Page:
The Air Force Could Retire These 8 Fighter Planes and Bombers

Get ready for a new A-10 Thunderbolt budget fight.

Air Force Chief of Staff Gen. David Goldfein wants to fund new initiatives in connectivity, space, combat power projection, and logistics starting in 2021 — to the tune of $30 billion on top of what it is already using. One way to do that, says Todd Harrison, a defense budget analyst at the Center for Strategic and International Studies, is to retire $30 billion worth of legacy aircraft.

That is, get rid of the old stuff to make room for the new.

While getting rid of these aircraft isn’t the only way to make room for the new initiatives and save $30 billion, it is the fastest route to get there, and many of the retirements make sense. Some of the planes’ missions are obsolete, some of the airframes are currently being updated with newer models, and at least one can’t even fly its primary mission due to treaty obligations.


Air Force Completes A-10 Re-Winging to Keep Iconic Aircraft Flying for Years to Come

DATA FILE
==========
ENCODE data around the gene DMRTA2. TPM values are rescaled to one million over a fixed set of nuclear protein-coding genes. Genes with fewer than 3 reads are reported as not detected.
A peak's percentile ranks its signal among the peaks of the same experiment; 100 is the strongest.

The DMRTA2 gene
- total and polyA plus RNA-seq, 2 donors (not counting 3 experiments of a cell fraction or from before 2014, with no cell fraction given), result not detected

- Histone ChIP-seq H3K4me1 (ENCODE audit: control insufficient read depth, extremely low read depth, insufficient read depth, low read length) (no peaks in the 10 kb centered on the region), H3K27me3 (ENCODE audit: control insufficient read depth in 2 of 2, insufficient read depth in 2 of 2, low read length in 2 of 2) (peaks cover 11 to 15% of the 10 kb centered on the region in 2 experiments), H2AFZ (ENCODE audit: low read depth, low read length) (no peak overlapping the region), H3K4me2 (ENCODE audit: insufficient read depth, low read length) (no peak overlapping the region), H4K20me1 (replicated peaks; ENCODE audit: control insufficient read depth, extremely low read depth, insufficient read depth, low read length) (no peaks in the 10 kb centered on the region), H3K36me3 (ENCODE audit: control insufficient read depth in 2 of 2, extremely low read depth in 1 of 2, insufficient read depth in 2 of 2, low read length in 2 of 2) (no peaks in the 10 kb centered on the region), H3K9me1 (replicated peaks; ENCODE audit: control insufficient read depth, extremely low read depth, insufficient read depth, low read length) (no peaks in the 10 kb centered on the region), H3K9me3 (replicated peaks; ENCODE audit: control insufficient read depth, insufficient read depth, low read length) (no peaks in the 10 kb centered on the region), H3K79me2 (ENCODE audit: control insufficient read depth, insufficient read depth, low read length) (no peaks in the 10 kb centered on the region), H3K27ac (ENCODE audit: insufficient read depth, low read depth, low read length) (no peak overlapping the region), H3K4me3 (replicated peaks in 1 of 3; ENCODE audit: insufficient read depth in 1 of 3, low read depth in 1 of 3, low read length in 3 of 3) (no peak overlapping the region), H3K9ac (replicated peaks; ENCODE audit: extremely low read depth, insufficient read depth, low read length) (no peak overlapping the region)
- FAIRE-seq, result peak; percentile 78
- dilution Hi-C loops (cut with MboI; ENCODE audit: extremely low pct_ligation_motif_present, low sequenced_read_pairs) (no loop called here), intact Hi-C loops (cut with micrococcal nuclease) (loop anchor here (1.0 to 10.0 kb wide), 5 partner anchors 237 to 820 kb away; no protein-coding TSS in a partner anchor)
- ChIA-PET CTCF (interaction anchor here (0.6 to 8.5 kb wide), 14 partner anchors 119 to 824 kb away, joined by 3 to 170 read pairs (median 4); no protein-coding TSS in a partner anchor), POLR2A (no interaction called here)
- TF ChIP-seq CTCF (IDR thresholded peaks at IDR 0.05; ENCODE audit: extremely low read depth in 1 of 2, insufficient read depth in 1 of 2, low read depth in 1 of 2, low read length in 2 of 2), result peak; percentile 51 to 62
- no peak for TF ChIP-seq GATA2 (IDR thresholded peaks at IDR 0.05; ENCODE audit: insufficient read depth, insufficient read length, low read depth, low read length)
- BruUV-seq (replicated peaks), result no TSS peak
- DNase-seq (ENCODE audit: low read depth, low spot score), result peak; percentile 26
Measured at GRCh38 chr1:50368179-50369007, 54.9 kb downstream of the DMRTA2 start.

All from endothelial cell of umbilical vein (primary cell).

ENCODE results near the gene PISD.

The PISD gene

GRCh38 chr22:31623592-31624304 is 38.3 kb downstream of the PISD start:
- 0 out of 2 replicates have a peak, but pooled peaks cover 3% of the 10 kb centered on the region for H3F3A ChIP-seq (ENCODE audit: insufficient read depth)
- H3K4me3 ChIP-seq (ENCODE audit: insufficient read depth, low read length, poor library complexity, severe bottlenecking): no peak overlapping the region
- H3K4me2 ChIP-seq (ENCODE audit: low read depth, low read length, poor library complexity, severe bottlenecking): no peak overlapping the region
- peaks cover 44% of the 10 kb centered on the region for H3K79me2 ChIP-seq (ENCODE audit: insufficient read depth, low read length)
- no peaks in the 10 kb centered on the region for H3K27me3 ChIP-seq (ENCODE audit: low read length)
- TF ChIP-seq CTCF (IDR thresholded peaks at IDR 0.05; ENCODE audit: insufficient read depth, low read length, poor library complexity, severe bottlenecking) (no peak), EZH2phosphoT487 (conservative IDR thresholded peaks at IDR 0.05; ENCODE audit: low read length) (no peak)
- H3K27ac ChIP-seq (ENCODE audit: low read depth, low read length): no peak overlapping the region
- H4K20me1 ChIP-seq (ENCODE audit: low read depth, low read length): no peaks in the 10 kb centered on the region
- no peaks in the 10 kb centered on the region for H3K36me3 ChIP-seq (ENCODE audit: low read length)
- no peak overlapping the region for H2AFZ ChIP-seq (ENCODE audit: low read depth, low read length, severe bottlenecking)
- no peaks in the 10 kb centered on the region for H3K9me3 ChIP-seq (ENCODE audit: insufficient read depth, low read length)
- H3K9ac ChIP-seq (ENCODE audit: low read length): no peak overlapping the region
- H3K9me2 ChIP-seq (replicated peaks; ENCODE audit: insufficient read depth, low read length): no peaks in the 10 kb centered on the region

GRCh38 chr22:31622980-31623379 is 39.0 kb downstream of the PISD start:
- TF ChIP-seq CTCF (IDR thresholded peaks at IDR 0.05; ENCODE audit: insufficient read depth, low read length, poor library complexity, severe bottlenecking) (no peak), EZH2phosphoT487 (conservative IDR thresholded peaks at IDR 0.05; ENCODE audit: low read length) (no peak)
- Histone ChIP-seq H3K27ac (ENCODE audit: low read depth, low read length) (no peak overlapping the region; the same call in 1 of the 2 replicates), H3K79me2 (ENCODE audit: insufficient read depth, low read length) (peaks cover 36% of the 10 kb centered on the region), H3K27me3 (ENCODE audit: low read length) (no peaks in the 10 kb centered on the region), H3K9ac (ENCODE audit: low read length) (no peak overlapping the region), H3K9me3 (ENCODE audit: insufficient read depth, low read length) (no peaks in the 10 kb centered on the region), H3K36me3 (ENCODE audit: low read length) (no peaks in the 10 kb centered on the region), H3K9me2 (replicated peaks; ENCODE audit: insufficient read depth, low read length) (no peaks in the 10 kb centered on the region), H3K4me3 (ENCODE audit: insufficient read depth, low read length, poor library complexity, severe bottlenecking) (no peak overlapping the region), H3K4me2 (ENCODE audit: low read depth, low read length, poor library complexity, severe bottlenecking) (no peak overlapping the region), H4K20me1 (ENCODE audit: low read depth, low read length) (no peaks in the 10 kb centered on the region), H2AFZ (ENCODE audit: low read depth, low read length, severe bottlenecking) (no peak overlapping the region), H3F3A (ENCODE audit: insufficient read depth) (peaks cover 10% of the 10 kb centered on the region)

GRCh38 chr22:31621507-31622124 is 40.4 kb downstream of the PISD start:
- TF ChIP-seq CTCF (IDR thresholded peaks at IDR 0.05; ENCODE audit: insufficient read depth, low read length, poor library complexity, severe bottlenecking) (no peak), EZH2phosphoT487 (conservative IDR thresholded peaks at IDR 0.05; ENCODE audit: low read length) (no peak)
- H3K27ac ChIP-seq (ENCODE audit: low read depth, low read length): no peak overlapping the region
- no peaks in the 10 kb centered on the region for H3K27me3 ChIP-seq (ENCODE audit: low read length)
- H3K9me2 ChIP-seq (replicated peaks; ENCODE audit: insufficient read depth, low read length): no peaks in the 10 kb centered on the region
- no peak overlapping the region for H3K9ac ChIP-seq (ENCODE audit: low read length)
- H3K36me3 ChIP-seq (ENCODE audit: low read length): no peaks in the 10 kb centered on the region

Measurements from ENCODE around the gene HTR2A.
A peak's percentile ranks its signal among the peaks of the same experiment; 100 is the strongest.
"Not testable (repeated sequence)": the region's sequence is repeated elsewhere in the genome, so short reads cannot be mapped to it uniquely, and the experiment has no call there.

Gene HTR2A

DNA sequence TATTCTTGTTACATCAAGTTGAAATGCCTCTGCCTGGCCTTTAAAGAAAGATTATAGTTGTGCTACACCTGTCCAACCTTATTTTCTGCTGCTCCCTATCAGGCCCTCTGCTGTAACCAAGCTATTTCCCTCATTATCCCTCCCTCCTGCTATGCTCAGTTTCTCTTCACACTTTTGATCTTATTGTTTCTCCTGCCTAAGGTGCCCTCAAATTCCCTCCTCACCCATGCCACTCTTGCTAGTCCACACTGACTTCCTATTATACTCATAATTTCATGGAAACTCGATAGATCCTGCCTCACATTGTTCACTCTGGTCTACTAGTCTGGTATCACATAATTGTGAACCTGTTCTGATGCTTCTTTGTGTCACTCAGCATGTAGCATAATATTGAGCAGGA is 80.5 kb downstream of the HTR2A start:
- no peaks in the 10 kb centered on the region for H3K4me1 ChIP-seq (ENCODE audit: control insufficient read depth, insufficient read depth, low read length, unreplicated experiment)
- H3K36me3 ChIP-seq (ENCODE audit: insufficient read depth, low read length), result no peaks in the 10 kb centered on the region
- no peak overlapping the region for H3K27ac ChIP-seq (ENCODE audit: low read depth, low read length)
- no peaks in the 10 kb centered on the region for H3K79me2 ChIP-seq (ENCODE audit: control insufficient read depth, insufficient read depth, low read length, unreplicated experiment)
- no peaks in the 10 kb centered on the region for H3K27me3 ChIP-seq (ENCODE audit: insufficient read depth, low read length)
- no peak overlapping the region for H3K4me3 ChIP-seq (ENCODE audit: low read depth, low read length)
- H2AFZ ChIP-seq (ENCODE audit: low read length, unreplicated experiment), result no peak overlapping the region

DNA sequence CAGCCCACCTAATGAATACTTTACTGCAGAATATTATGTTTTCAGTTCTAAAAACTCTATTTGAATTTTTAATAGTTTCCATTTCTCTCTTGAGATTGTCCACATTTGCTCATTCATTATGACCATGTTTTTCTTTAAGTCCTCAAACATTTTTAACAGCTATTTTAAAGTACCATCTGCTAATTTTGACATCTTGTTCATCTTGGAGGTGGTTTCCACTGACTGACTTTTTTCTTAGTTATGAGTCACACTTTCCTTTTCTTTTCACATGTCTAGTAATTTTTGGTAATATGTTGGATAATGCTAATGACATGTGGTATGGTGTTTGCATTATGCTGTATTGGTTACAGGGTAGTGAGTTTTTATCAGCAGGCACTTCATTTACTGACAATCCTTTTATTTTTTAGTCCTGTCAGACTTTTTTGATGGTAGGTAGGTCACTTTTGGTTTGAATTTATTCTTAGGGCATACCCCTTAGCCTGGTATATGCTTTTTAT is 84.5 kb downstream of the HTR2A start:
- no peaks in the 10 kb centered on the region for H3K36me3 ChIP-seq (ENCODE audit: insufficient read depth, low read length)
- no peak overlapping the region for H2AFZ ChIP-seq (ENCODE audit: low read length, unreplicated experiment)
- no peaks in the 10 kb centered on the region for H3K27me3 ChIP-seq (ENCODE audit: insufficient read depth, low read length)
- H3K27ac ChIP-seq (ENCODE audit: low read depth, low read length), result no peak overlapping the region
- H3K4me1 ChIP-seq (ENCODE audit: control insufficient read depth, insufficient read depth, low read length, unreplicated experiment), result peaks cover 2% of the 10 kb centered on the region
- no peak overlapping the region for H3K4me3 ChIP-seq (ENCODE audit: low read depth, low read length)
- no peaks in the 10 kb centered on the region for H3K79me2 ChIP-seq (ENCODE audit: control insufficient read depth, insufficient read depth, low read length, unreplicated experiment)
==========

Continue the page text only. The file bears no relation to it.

The U.S. Air Force has completed a re-winging effort for 173 A-10 Warthog attack aircraft that began nearly a decade ago.

As part of the $1.1 billion “Enhanced Wing Assembly” contract awarded to Boeing Co. in 2007, the Ogden Air Logistics Complex at Hill Air Force Base, Utah, recently completed work on the last A-10 slated to receive the upgrade, the service said in a news release Monday. The effort began in 2011.

The new wings will give the A-10s a longer life span. They are expected “to last for up to 10,000 equivalent flight hours without a depot inspection,” which should take them well into the 2030s, according to the release.

“From a warfighter point of view, bringing this program to a successful conclusion was a significant accomplishment for the entire enterprise team,” said Stephen Zaiser, 571st Aircraft Maintenance Squadron director at Ogden. Ogden maintainers swapped out wings on 162 aircraft; the rest were completed at Osan Air Base, South Korea, the release states.


Forget the A-10 Warthog: The Army Wants the F-35

The US Army wants the F-35 to support its ground troops.

It?s that simple. We hear volumes of information about the Marine Corps vertical-take-off-and-landing F-35B, Navy carrier-launched F-35C and Air Force F-35A – but what does the Army think of the emerging Joint Strike Fighter?